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Re: url library and GnuTLS, and Emacs-issued certificates

From: Chong Yidong
Subject: Re: url library and GnuTLS, and Emacs-issued certificates
Date: Thu, 24 Mar 2011 14:42:29 -0400
User-agent: Gnus/5.13 (Gnus v5.13) Emacs/24.0.50 (gnu/linux)

Lars Magne Ingebrigtsen <address@hidden> writes:

> tls.el is quite simple.  You start openssl/gnutls-cli as a subprocess
> with the correct parameters, parse the output slightly, and then talk
> over the socket.
> starttls.el is a bit different.  You call `open-starttls-stream', which
> starts gnutls-cli in unencrypted mode.  Then you do protocol-specific
> things to see whether the server supports STARTTLS.  If it does, you
> issue the commands necessary for the server to start talking TLS.  You
> then call `startls-negotiate' which sends a signal to gnutls-cli which
> makes gnutls-cli go to encrypted mode, parses the output from
> gnutls-cli, and returns the status of the now-encrypted socket.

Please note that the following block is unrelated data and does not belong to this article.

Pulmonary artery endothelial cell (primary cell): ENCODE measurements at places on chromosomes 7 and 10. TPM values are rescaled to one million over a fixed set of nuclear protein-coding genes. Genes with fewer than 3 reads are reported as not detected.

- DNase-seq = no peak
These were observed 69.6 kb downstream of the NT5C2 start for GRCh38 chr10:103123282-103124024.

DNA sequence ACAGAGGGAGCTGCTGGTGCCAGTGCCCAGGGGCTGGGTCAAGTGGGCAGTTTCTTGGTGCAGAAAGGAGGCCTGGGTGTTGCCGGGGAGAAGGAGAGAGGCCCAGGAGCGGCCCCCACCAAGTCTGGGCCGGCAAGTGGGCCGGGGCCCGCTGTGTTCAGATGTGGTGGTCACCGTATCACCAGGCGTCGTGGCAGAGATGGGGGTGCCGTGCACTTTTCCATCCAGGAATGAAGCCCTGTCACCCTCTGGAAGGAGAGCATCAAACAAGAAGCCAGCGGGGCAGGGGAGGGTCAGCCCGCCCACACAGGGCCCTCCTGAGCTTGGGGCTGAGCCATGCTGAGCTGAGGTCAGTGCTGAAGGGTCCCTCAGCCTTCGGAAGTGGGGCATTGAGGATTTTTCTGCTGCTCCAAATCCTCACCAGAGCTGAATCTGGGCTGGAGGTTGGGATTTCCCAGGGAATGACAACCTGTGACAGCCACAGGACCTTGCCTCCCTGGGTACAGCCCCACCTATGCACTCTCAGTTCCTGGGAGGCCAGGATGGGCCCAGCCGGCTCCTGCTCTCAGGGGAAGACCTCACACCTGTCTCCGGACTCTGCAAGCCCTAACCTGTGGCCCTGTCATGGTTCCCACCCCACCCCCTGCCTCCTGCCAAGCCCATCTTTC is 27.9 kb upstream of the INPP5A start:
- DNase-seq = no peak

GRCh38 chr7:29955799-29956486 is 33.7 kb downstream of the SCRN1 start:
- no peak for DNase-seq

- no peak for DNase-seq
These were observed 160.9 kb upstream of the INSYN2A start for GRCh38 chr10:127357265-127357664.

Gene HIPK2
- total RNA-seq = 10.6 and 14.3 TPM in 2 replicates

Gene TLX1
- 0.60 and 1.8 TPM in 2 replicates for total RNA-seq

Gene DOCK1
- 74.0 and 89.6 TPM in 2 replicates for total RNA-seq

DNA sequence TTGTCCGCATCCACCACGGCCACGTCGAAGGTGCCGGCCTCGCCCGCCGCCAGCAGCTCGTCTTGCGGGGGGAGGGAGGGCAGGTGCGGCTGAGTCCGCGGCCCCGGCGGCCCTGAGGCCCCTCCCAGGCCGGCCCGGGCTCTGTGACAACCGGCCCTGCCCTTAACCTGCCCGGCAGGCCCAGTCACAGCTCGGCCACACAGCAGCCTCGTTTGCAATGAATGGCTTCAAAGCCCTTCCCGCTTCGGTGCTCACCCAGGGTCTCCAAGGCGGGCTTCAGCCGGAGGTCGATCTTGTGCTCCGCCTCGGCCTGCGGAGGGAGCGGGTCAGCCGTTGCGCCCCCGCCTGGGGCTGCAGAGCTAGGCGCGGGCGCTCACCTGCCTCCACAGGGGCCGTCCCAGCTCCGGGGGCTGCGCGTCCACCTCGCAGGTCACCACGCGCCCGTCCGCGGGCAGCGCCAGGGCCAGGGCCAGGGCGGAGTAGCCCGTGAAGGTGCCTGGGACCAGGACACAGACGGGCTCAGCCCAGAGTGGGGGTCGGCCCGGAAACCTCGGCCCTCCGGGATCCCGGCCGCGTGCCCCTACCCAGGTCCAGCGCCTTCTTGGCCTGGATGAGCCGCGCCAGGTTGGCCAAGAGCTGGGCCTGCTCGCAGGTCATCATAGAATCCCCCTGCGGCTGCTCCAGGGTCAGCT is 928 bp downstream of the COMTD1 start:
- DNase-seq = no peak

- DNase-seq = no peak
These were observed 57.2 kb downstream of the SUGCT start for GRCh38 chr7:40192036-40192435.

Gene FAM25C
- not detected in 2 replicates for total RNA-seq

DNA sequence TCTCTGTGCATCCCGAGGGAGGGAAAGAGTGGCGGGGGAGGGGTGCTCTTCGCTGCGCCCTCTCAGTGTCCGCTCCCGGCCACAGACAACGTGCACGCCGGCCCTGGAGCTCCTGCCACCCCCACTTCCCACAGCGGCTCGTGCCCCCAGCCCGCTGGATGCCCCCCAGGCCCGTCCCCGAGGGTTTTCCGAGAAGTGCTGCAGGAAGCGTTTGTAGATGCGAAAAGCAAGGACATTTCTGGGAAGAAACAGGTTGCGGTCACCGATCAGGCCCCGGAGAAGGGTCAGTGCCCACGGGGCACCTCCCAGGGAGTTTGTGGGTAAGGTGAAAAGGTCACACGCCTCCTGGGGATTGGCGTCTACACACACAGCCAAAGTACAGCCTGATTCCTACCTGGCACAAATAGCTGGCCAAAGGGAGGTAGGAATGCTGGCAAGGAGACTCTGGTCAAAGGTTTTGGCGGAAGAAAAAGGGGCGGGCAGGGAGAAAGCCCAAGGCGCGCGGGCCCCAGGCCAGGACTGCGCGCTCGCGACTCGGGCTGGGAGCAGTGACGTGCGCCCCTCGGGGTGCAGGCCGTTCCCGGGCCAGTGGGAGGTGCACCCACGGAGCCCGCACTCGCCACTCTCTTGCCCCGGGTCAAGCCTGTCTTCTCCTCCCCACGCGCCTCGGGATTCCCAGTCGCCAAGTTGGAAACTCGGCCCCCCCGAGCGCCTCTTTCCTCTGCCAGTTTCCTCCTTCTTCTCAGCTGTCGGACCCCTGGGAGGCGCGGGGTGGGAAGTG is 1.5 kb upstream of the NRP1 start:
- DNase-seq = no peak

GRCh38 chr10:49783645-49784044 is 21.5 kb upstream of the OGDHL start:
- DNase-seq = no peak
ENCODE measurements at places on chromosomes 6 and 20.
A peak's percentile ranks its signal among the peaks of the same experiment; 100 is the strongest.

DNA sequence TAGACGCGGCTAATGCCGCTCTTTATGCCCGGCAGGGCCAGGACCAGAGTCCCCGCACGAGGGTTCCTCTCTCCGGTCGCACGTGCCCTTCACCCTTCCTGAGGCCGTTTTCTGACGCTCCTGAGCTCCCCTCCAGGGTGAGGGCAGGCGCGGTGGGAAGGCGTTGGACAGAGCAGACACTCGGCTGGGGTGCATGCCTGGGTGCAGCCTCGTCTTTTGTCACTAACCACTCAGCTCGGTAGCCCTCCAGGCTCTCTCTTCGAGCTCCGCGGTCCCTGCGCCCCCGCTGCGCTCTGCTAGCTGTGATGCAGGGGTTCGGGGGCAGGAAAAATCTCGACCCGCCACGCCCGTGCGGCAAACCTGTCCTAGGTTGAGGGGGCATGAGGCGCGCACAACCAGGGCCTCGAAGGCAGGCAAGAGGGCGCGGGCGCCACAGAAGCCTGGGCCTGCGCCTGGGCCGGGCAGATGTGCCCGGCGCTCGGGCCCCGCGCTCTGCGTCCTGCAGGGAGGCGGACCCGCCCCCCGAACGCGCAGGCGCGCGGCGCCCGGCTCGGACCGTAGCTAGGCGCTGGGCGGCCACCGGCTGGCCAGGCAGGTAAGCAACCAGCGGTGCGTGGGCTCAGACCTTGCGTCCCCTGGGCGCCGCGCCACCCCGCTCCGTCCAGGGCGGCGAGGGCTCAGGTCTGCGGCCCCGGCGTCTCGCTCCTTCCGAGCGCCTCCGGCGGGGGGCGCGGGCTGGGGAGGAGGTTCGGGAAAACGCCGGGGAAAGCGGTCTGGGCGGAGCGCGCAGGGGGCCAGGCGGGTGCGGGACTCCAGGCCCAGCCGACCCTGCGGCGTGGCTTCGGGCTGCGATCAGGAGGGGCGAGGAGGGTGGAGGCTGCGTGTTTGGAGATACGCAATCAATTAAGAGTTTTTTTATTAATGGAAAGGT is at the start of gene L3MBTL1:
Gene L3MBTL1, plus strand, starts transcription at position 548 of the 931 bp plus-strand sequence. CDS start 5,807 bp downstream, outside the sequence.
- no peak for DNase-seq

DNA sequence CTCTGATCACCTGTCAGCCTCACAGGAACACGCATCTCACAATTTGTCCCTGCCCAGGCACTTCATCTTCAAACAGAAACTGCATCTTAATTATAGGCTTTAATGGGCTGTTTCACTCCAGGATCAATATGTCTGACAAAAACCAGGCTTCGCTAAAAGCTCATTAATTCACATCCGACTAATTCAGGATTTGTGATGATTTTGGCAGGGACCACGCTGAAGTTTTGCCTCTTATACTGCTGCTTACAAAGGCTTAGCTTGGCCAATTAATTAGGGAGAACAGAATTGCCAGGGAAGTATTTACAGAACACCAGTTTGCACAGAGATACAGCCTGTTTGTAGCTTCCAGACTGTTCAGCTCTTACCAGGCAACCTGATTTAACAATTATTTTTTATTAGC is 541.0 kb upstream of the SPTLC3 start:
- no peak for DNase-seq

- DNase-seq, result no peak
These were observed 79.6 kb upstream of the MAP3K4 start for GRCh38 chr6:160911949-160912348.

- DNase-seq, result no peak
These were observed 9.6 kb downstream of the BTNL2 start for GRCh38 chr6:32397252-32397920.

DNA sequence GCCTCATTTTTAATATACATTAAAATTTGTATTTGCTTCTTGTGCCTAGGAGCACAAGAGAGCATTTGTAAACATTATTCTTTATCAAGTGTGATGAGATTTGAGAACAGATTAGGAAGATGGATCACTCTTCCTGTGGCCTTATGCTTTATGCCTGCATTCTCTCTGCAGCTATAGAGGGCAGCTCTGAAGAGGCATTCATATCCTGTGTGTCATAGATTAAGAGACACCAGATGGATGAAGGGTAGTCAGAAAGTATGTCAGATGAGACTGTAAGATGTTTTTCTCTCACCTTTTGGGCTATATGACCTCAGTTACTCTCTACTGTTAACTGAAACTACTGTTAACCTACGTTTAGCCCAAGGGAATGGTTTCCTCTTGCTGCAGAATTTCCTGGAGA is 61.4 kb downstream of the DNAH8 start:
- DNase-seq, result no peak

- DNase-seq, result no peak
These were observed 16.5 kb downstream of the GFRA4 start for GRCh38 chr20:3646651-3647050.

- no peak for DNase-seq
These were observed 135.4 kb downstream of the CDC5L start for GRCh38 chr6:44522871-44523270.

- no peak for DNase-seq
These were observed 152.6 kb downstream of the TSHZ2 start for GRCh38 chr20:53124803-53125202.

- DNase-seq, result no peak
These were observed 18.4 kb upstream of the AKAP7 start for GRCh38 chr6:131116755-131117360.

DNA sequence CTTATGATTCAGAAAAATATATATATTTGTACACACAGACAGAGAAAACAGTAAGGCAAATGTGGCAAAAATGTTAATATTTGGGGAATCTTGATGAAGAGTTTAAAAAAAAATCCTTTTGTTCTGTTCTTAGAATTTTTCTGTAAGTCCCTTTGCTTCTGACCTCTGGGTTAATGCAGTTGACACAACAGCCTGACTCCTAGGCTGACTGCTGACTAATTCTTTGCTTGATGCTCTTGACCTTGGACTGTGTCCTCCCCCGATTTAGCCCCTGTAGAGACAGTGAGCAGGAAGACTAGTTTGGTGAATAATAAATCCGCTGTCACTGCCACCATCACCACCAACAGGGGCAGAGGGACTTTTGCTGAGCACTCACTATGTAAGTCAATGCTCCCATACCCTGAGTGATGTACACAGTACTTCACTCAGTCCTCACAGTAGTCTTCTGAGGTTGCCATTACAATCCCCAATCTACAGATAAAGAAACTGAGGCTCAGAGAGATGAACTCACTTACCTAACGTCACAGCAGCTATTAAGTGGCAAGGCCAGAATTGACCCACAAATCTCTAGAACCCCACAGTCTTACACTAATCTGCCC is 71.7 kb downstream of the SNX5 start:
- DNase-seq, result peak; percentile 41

I see.  Thanks for the explanation.  A couple more questions:

How about gnutls.el?  If I understand correctly, open-gnutls-stream
works just like open-tls-stream, except it uses the gnutls library
directly instead of using a command line client---and it does not
support the mode of operation provided in starttls.el.  Correct?

Also, does this mean it's impossible to use open-tls-stream and
open-gnutls-stream to opportunistically open a TLS stream?  I see that
proto-stream.el, in `network' mode, opens a connection using
starttls-open-stream and then uses gnutls-negotiate from gnutls.el to do
the negotiation; what's the advantage of doing this?

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